Multitudes of would-be Bible scholars today spend hours at a time poring over obscure Old Testament prophecies trying with natural understanding to relate them to current events. The ink is hardly dry on today's headlines before the religious teachers are jumping up and down with excitement about the latest "fulfillment" of prophecy.
Frequently, someone will announce to anyone who'll listen, that they've studied the prophets and "cracked the code." They've figured out when Christ would return or when the tribulation would begin, etc., etc. One by one their folly is exposed yet others follow in their wake!
Let a "red heifer" be born in Israel and the religious world is all "abuzz" with excitement about the "prophetic significance." All this's more like a "red herring," a diversion, a false scent engineered by Satan to occupy and misdirect people's attention away from truth. Religion today is as blind concerning Christ's second coming as the Jews were concerning his first. Satan's the author of this blindness!
Notice some things in James' reference to the tabernacle of David. The purpose of this rebuilt tabernacle was not a political and military empire of some sort, although that seems to be what many theologians teach! Rather, it's spiritual in nature, raised up "that the residue of men might seek after the Lord."
When David became king, his priorities were spiritual. He had a great desire to restore the ark, the symbol of God's presence and His covenant, to its proper place at the center of Israel's spiritual life. His first attempt failed because David and his advisors devised their own plan and didn't do things according to the spiritual order God had established (I Chronicles 15:13). (Is this not a picture of much of the religious effort undertaken in our day?)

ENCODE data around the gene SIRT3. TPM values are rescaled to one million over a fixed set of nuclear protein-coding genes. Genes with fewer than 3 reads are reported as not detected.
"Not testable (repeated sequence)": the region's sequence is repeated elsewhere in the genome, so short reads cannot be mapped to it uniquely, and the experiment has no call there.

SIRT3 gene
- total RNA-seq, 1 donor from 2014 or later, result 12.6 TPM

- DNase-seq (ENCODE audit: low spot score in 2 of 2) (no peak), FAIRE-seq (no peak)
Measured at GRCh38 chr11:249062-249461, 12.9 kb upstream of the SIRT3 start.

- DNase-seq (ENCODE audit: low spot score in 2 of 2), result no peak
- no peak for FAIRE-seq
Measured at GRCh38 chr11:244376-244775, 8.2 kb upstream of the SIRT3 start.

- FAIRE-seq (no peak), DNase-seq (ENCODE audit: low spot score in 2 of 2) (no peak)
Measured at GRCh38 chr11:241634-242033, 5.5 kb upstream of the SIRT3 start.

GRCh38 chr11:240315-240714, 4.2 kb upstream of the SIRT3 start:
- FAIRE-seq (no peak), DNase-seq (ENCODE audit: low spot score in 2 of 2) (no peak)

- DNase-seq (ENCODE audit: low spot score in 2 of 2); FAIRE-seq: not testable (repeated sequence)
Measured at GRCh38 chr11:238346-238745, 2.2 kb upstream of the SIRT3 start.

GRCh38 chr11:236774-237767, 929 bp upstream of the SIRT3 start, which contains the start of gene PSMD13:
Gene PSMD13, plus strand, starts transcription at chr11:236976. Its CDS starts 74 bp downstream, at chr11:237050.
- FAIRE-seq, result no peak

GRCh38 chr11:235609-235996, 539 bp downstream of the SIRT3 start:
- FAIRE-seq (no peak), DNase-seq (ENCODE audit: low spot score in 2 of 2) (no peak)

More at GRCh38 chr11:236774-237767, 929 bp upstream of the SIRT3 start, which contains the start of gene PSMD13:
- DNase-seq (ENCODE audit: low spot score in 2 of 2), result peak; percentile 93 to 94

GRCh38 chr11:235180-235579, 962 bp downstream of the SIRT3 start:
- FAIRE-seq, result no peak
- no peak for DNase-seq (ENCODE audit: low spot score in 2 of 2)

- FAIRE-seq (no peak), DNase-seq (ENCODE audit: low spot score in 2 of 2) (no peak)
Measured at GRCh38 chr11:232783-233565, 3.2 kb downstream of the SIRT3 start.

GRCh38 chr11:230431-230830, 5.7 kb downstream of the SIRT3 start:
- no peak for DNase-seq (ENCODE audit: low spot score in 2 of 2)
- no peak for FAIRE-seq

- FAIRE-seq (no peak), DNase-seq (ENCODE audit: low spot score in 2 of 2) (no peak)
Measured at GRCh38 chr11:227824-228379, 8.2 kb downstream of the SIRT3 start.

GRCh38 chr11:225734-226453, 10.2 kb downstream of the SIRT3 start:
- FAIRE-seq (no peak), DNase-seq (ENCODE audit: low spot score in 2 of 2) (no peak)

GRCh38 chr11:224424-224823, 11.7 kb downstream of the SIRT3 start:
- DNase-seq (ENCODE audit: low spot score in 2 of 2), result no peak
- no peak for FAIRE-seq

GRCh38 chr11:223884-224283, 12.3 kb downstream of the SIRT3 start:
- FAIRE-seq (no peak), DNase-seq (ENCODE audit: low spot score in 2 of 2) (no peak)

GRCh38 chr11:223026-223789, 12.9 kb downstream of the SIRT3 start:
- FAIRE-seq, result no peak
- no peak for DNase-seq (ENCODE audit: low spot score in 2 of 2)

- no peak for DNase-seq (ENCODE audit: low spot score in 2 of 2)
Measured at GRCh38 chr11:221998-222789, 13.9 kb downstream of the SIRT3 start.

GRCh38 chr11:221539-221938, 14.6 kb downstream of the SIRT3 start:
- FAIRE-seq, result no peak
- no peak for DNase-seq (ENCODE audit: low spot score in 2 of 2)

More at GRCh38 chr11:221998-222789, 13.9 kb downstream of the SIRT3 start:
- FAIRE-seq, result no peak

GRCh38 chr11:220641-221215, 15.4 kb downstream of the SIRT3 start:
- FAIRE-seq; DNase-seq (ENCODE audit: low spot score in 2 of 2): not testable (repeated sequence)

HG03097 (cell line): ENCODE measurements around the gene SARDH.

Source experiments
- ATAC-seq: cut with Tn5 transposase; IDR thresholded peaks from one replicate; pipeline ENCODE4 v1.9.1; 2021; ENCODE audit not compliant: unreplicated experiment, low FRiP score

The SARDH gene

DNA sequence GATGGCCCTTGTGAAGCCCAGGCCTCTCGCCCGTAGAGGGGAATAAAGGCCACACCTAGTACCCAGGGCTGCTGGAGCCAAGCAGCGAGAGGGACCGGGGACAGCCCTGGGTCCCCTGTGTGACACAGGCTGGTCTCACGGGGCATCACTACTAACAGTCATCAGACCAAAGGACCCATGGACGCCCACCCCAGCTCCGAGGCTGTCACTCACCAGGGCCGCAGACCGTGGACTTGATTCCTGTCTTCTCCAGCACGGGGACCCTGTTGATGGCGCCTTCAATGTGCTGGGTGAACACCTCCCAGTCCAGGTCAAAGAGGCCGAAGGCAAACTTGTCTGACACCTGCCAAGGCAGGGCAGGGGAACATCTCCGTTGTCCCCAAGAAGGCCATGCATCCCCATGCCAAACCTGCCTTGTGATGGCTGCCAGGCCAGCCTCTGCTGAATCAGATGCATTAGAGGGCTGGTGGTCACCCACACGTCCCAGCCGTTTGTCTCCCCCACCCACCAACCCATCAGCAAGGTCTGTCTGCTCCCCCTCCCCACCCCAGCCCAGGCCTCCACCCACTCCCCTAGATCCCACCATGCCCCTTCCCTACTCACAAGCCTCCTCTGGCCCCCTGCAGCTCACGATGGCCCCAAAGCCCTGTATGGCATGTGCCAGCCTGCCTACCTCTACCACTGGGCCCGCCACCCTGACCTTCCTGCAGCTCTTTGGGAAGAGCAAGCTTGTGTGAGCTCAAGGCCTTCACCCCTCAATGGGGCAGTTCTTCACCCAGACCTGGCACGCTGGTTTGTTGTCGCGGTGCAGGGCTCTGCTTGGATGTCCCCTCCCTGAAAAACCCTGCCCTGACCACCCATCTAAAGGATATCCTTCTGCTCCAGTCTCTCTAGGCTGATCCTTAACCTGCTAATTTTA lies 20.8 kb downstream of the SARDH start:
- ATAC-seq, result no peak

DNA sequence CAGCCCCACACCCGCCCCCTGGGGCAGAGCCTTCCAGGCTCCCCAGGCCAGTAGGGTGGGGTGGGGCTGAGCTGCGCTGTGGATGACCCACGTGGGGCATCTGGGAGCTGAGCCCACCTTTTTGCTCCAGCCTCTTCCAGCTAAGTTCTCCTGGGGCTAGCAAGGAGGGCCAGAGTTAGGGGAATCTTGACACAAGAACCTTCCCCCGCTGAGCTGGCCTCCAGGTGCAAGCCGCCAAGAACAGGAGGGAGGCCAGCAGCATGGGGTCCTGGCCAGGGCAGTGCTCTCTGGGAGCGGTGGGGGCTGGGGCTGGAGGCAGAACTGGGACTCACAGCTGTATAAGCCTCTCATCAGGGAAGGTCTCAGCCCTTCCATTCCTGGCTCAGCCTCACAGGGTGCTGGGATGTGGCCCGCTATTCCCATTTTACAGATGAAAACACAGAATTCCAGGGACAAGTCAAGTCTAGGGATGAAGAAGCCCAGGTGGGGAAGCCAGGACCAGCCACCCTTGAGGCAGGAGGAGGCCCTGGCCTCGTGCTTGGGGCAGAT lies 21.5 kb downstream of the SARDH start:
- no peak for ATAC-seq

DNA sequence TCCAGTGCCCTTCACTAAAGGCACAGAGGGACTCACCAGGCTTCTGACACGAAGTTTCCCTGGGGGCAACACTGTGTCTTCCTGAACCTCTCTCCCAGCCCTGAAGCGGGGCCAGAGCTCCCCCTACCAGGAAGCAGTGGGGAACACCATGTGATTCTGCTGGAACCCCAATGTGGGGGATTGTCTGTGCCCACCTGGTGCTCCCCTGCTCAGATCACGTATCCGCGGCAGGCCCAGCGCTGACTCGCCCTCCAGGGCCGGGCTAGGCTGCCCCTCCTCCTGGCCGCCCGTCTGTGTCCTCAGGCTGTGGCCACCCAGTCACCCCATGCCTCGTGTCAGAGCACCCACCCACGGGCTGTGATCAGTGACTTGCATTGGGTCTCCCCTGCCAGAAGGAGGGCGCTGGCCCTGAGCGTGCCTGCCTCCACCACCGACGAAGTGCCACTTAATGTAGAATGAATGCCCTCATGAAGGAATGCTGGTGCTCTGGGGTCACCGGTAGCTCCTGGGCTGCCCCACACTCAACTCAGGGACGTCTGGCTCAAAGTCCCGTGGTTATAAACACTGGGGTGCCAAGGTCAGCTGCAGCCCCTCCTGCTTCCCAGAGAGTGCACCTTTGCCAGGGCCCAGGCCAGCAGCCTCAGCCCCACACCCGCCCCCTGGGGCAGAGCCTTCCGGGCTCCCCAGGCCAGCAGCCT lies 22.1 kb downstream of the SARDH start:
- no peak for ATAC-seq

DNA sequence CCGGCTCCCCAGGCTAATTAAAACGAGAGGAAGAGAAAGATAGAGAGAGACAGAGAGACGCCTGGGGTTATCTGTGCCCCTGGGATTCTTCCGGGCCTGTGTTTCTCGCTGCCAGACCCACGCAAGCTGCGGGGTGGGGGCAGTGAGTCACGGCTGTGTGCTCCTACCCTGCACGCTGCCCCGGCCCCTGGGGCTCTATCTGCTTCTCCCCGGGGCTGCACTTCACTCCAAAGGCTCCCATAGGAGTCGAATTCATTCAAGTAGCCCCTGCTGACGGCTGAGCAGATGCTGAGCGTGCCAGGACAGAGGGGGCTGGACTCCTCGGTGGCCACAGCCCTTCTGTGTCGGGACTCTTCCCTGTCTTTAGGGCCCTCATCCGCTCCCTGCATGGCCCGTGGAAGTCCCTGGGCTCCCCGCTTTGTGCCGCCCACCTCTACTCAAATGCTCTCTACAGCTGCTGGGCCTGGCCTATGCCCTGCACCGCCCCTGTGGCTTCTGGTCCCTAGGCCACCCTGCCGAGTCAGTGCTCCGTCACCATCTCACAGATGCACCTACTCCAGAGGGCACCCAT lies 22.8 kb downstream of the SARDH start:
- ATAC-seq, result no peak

On the second attempt, when David saw to it that things were done God's way, they succeeded, bringing the ark with much music and rejoicing to Jerusalem. David had previously conquered a fortress in Jerusalem known as Zion (I Chronicles 11:5). Zion became known as the city of David and served as his capitol. There he'd prepared a tent to house the ark.
However, David didn't just stick the ark in the tent and forget about it! He went to great lengths to establish a very detailed order of worship that was to be carried out before the ark. God had put into his heart a great desire that praise and worship should continually arise to the Lord. To that end the Levites were organized and assigned different parts of this spiritual service. Many were assigned, according to their skills, to play certain musical instruments!
The book of the Psalms embodies the worship David established. It expressed not only praise and worship, but all of the great truths that were contained in the spiritual heritage of Abraham and Moses. Thus was a beacon of truth set up that, for a little while, gave light and knowledge to Israel.
Ultimately Jesus, David's Son (Acts 2:25-31), came and established a beacon that through the gospel would reach to the ends of the earth.